1. The refractive index of air for a ray with wavelength 589.29 nm. n1) = 1.000293
  2. The refractive index of water for ray with wavelength 589.29 nm, (n2) = 1.3333
  3. The Angle of incidence of your ray as it strikes the surface. (θi) = angle between the ray and the normal

The angle of refraction2) will appear in the final box.

https://www.omnicalculator.com/physics/snells-law

So you want a photo of a rainbow

Make sure you are always carrying your camera or phone with you. Natural rainbows are rarer than you might think? You may get your photo on the first day, or it may be weeks before the conditions are right.

  • If you can’t wait for nature to make you a rainbow, then there are other options. Rainbows can be produced by waterfalls, water fountains, lawn sprinklers and other things that create a spray of water.
  • Once you find your rainbow then ideally, place your camera on something solid or use a tripod.
  • If you are using a phone then set it to maximum resolution (the largest file size).
  • If you are using a camera, have the option, and plan to edit your shots, then select camera raw. This is a file format that gathers as much detail as possible without worrying about file size.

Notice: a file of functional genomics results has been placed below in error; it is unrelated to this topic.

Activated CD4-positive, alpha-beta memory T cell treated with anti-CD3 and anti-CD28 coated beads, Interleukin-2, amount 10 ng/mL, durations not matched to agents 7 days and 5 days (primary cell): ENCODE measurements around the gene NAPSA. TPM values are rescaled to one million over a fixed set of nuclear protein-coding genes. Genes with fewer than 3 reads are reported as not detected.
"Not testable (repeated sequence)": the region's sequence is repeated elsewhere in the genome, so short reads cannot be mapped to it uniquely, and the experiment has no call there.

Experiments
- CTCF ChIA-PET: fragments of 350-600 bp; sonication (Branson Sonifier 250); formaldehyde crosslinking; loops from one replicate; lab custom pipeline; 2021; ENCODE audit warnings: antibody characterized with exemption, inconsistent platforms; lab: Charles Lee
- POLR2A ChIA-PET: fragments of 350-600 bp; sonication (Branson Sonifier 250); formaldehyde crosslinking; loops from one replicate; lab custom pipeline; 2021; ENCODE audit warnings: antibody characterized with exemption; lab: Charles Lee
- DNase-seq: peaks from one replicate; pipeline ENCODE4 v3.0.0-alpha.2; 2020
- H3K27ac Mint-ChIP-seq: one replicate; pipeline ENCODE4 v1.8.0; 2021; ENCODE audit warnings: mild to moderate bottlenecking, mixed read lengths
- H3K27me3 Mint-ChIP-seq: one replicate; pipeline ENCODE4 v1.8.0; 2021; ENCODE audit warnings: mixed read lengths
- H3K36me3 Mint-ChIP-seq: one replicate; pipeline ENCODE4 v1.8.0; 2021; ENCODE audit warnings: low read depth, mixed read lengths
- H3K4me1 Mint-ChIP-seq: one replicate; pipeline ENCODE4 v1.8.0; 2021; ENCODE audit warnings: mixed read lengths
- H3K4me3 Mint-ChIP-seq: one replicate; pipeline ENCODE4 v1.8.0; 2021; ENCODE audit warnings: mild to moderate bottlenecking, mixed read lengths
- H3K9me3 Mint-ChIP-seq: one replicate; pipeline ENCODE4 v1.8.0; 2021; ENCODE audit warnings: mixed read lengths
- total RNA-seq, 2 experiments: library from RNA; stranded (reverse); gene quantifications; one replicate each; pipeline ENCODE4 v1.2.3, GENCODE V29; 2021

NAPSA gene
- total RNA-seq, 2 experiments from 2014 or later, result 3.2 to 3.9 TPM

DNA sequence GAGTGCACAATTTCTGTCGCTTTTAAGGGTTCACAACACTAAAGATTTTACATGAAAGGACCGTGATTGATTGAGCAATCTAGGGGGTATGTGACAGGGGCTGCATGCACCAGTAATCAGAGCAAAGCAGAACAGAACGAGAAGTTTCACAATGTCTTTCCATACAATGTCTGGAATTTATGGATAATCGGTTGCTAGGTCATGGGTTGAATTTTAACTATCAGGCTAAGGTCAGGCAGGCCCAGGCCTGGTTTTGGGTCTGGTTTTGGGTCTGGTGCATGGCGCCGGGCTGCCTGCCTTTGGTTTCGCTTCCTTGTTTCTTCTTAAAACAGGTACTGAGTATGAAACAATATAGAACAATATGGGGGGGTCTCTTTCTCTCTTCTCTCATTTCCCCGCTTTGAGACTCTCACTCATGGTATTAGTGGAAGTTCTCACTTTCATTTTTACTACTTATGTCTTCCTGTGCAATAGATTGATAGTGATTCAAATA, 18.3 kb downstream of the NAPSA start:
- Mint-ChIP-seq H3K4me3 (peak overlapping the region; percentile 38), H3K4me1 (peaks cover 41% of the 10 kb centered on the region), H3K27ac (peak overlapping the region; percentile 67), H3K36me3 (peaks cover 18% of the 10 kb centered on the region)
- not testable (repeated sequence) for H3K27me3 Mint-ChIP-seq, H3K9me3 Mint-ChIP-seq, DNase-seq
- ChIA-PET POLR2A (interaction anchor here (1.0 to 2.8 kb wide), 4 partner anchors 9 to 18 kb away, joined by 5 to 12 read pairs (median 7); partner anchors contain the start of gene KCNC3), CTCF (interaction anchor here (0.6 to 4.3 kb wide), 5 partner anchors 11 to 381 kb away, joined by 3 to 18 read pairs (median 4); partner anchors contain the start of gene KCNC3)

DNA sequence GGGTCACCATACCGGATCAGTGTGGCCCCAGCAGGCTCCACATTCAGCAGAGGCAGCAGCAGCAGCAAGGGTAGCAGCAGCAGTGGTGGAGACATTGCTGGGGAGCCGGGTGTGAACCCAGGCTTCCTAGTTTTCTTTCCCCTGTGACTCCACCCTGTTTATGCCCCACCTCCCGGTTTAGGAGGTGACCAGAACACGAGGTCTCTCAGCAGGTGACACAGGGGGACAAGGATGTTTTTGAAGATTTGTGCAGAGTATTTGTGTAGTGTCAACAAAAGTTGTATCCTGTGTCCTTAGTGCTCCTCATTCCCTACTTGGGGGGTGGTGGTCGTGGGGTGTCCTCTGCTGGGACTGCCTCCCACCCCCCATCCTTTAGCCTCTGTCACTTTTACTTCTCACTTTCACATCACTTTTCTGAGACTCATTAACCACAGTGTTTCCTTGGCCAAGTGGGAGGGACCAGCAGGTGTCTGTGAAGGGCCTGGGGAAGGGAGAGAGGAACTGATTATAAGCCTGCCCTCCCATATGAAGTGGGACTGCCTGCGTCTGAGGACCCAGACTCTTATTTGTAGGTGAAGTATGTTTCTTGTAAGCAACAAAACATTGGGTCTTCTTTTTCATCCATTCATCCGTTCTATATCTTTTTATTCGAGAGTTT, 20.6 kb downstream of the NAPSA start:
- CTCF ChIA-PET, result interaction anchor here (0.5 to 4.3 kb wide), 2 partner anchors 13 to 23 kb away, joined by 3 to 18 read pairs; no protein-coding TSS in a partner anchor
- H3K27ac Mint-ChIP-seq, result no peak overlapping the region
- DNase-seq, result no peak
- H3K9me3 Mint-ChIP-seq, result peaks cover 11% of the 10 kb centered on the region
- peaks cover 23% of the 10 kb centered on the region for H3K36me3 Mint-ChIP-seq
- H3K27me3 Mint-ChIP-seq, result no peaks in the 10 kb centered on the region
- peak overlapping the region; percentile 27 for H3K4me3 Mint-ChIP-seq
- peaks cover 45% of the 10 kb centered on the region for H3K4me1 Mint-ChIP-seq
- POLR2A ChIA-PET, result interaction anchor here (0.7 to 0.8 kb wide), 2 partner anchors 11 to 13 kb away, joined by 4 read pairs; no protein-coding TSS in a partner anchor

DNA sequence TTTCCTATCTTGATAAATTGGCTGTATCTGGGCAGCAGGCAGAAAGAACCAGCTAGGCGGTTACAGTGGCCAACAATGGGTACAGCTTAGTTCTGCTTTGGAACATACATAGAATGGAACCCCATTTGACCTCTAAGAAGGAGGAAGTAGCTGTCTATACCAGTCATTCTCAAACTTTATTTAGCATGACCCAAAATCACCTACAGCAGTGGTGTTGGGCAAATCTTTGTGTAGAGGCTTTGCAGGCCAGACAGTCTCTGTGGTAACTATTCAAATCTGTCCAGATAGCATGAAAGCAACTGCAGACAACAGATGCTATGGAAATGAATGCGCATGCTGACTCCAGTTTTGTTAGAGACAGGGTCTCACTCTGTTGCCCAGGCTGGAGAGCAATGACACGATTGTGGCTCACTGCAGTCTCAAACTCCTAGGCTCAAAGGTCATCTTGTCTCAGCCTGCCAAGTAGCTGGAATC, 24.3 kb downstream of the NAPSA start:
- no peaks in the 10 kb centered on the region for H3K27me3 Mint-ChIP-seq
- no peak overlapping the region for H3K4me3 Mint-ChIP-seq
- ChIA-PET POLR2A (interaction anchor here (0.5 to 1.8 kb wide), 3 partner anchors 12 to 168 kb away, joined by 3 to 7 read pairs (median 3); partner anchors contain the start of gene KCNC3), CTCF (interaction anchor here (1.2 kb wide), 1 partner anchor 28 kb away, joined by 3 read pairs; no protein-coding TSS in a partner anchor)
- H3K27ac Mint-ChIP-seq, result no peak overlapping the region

• Take plenty of photos. It’s best to take a whole series. Zoom in, zoom out change the framing.
  • If you have the option, then use a range of exposure settings. This is sometimes called exposure bracketing. The rainbow will show up best if a photo is a bit darker so that there is more detail in the sky.
  • If your camera has the option, select HDR (high dynamic range) for some shots. This mode allows your device to take three (or more) shots at different exposures and then blends them together to create a better overall result.
  • Once you have the photos, the next option is Adobe Photoshop or similar. With the right set of skills, you can make endless edits and adjustments until your rainbow looks just right.

Solar radiation

Solar radiation is the electromagnetic radiation emitted by the sun.

  • Electromagnetic radiation is a type of energy that is commonly known as light. Detached from its source, it is transported by electromagnetic waves (or by their quanta, particles called photons) and propagates through space.
  • Electromagnetic radiation includes radio waves, microwaves, infrared, (visible) light, ultraviolet, X-rays, and gamma rays.
  • Electromagnetic radiation is sometimes called EM radiation or electromagnetic radiant energy (EMR).
  • All forms of electromagnetic radiation can be described in terms of both waves or particles.
  • All forms of electromagnetic radiation travel at 299,792 kilometres per second in a vacuum.

Spectral colour

A spectral colour is a colour evoked in normal human vision by a single wavelength of visible light, or by a narrow band of adjacent wavelengths.

About spectral colours